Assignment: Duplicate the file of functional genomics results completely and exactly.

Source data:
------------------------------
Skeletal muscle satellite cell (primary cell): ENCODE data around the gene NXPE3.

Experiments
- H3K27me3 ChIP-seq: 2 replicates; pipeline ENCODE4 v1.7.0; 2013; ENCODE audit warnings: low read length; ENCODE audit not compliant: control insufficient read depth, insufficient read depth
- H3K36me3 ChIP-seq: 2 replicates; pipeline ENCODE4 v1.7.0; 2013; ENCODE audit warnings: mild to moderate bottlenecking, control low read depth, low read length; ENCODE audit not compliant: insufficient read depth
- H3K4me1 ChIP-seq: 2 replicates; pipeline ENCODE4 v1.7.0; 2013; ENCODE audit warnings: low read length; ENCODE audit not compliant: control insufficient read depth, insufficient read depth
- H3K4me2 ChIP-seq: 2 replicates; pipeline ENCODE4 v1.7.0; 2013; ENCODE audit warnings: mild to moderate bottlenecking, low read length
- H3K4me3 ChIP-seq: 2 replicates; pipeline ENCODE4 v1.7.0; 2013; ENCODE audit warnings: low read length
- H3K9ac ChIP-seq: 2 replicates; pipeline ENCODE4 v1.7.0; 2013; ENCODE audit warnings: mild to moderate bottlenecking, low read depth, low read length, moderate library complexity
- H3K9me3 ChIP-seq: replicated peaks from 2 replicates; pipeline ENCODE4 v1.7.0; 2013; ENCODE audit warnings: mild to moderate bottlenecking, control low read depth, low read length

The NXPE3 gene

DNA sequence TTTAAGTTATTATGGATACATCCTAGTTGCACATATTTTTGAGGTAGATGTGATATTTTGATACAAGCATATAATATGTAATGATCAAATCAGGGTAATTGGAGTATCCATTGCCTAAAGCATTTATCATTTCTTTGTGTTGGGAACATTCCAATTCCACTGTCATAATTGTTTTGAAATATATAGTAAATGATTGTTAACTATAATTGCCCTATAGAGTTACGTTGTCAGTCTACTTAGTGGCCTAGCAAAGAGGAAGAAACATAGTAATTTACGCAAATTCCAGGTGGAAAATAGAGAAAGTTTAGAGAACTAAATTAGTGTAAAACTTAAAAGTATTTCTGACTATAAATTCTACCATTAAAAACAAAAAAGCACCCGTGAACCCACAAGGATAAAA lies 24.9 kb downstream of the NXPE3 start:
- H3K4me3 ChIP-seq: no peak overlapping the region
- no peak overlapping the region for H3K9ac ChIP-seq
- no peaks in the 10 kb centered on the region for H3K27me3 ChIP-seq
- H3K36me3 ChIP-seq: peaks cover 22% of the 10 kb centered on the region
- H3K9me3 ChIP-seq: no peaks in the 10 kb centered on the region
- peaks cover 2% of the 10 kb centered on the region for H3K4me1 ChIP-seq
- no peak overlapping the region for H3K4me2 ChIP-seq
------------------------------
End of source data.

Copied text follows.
Skeletal muscle satellite cell (primary cell): ENCODE data around the gene NXPE3.

Experiments
- H3K27me3 ChIP-seq: 2 replicates; pipeline ENCODE4 v1.7.0; 2013; ENCODE audit warnings: low read length; ENCODE audit not compliant: control insufficient read depth, insufficient read depth
- H3K36me3 ChIP-seq: 2 replicates; pipeline ENCODE4 v1.7.0; 2013; ENCODE audit warnings: mild to moderate bottlenecking, control low read depth, low read length; ENCODE audit not compliant: insufficient read depth
- H3K4me1 ChIP-seq: 2 replicates; pipeline ENCODE4 v1.7.0; 2013; ENCODE audit warnings: low read length; ENCODE audit not compliant: control insufficient read depth, insufficient read depth
- H3K4me2 ChIP-seq: 2 replicates; pipeline ENCODE4 v1.7.0; 2013; ENCODE audit warnings: mild to moderate bottlenecking, low read length
- H3K4me3 ChIP-seq: 2 replicates; pipeline ENCODE4 v1.7.0; 2013; ENCODE audit warnings: low read length
- H3K9ac ChIP-seq: 2 replicates; pipeline ENCODE4 v1.7.0; 2013; ENCODE audit warnings: mild to moderate bottlenecking, low read depth, low read length, moderate library complexity
- H3K9me3 ChIP-seq: replicated peaks from 2 replicates; pipeline ENCODE4 v1.7.0; 2013; ENCODE audit warnings: mild to moderate bottlenecking, control low read depth, low read length

The NXPE3 gene

DNA sequence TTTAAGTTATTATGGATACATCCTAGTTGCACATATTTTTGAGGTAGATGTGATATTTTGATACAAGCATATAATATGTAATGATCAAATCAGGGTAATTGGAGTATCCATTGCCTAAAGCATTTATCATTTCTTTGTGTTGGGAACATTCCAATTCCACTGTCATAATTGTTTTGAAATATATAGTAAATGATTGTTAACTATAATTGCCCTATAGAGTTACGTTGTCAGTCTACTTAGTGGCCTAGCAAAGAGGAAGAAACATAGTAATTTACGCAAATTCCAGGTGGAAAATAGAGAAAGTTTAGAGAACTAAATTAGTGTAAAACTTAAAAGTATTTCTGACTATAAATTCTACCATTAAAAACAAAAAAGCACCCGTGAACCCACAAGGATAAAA lies 24.9 kb downstream of the NXPE3 start:
- H3K4me3 ChIP-seq: no peak overlapping the region
- no peak overlapping the region for H3K9ac ChIP-seq
- no peaks in the 10 kb centered on the region for H3K27me3 ChIP-seq
- H3K36me3 ChIP-seq: peaks cover 22% of the 10 kb centered on the region
- H3K9me3 ChIP-seq: no peaks in the 10 kb centered on the region
- peaks cover 2% of the 10 kb centered on the region for H3K4me1 ChIP-seq
- no peak overlapping the region for H3K4me2 ChIP-seq